Epic’s decision to bypass the Play Store and have users download an APK on the web was widely criticized from a security standpoint. That backlash was quickly proven to be warranted after Google discovered a flaw in the Fortnite install process. Fortunately, Epic Games was able to very quickly address the issue.
Google this evening fully detailed (via Android Central) the incident on its issue tracker. To play the hit game, users must first get the Fortnite Installer that then proceeds to download the full application.
However, a flaw with the Installer allowed a malicious app — that takes advantage of a man-in-the-disk attack and must already be present on the device (1st screenshot below) — to commandeer that assumed download of Fortnite to any other file on the web.
Google included a proof-of-concept video of the attack on a Samsung phone that demonstrates a user first installing the Fortnite Installer from Galaxy Apps and then proceeding to download what they think is Fortnite (2nd & 3rd screenshot).
Once complete, a user presses “Launch” — while still in the official Fortnite Installer (4th screenshot) — only to have the nefarious, just downloaded application open. This is made possible by Epic’s Installer application only checking that the downloaded APK has a package name of com.epicgames.fortnite.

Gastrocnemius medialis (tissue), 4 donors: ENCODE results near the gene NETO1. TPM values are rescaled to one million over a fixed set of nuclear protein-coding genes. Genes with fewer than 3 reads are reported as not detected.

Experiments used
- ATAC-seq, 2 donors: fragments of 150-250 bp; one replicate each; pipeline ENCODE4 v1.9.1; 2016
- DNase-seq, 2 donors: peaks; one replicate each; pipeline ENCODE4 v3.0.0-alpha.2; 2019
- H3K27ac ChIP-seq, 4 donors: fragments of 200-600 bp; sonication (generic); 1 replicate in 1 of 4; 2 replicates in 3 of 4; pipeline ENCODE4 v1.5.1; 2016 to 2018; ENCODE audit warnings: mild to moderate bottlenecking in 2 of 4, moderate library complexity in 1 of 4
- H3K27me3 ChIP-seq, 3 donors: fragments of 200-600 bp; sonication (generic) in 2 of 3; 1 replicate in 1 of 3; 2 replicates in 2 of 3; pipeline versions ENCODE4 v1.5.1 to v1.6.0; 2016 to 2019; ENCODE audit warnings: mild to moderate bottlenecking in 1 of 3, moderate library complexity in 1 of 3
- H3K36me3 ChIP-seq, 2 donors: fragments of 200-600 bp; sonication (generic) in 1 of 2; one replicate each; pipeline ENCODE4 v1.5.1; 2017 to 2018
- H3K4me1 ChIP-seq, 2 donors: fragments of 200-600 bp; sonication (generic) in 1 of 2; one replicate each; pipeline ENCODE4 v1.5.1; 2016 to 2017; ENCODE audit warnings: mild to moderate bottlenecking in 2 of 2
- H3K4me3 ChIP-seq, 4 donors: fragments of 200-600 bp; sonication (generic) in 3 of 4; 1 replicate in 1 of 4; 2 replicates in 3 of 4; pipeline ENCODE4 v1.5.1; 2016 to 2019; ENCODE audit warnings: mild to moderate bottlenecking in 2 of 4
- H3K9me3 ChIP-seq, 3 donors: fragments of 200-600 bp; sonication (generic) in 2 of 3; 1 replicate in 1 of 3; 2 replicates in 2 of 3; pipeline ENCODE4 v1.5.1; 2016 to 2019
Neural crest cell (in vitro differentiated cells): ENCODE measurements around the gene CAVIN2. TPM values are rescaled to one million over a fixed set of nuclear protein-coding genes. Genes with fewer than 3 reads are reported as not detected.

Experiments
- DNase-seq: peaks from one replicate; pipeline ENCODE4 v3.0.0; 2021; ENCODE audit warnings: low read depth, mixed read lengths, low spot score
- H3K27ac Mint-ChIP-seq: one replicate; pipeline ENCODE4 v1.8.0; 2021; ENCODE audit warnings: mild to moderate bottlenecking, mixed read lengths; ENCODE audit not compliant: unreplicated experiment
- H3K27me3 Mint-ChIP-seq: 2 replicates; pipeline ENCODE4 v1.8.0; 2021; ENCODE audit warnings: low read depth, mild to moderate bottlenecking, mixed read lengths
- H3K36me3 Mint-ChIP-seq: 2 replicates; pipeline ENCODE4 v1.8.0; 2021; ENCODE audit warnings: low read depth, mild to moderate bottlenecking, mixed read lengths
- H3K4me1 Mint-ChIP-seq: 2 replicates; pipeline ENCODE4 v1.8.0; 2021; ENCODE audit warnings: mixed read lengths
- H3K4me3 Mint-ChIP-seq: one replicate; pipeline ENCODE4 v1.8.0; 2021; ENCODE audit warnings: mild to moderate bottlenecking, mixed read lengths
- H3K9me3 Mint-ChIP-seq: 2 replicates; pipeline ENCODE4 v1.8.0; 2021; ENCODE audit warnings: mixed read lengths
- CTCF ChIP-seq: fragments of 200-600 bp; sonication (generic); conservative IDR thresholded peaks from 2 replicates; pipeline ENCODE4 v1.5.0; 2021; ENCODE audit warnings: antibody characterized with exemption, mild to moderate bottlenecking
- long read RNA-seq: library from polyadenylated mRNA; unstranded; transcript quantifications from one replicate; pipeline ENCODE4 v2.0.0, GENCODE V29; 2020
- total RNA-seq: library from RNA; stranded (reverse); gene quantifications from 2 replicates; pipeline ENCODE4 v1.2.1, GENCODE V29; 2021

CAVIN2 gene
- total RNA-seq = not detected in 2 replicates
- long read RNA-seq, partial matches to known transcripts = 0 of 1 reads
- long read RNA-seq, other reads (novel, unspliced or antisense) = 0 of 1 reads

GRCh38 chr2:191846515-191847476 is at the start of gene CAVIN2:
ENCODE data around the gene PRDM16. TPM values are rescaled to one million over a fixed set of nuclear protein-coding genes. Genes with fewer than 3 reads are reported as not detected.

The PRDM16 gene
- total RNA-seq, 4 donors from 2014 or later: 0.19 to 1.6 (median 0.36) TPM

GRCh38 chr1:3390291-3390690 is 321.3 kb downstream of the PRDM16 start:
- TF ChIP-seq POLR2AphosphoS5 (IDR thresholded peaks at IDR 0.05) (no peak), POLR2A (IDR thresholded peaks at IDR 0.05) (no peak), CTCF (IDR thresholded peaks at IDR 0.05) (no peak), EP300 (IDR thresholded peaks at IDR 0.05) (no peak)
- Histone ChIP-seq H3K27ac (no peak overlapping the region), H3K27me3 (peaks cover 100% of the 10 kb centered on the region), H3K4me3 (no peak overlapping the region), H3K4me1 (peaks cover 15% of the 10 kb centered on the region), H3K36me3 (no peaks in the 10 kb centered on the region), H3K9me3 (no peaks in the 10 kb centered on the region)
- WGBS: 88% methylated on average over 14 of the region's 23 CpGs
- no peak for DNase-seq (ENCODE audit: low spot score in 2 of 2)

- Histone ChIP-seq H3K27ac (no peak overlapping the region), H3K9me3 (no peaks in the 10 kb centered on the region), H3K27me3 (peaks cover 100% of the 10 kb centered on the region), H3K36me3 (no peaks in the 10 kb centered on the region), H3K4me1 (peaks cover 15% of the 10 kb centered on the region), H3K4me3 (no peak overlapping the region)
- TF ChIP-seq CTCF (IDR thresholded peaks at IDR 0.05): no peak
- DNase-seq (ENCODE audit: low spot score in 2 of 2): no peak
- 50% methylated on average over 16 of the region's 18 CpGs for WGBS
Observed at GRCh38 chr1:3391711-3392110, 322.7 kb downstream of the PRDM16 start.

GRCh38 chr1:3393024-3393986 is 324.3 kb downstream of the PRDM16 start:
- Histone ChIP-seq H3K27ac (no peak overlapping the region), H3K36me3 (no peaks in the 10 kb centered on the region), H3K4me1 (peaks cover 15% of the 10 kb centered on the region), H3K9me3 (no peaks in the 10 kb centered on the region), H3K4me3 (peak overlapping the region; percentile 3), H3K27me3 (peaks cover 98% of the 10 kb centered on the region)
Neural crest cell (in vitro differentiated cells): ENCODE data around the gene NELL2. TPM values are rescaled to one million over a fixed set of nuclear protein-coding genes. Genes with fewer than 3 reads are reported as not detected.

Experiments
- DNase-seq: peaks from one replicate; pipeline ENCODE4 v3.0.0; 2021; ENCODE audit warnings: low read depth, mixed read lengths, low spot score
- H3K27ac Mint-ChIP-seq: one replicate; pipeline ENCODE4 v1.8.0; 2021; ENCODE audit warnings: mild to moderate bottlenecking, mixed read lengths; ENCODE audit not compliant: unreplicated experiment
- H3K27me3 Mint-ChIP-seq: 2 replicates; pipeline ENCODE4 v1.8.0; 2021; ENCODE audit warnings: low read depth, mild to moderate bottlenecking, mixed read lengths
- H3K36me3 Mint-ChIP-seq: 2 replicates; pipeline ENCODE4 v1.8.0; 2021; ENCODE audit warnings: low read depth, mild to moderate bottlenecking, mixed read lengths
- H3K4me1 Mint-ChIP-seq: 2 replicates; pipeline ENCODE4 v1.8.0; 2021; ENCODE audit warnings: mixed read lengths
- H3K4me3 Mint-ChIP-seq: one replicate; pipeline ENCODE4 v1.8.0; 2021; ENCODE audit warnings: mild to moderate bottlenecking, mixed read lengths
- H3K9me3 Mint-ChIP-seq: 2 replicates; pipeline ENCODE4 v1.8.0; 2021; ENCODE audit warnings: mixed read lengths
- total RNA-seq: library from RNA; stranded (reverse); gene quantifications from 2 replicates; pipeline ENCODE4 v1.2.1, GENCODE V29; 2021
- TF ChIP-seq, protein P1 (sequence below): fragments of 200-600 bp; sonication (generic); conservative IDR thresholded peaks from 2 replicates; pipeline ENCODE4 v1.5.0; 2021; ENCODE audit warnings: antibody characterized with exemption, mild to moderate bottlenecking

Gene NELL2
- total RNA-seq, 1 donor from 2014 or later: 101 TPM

If the fake APK has a targetSdkVersion of 22 or lower, it will be granted all permissions it requests at install-time. This vulnerability allows an app on the device to hijack the Fortnite Installer to instead install a fake APK with any permissions that would normally require user disclosure.
Users on non-Samsung devices — after downloading what’s assumed to be Fortnite — still have to manually approve installation of the app via the default Android system prompt, including first granting the “Allow from this source” permission to the Fortnite Installer.
However, the malicious application wanting to be installed could just adopt Fortnite’s app name and icon (as seen in the 5th screenshot). For comparison, on Samsung devices, the install is immediate with no further user approval required.
A Google security researcher discovered and reported the flaw to Epic Games on August 15th. The app was made available to Samsung devices on August 9th and entered general Android availability on the 11th.
To Epics’ credit, version 2.1 of the Installer that fixed the issue was rolled out the very next day. The game developer requested that Google wait 90 days before disclosing the issue, but Google followed its well-known stringent policy of detailing the vulnerability as it had been seven days since the patch was made available.
This resulted in Epic CEO Todd Sweeney issuing a statement to Android Central that thanked Google for the “in-depth security audit of Fortnite immediately following our release on Android.” However, the game developer called Google “irresponsible” for disclosing the technical details so quickly while “many installations had not yet been updated and were still vulnerable.”
Sweeney goes on to claim that this is apparently part of “counter-PR efforts against Epic’s distribution of Fortnite outside of Google Play.”
Google commented to AC that “user security is our top priority” as showcased by the security review and quickly informing Epic. It also acknowledges on the Play Store that Fortnite is not available to discourage users from downloading nefarious apps that purport to be it.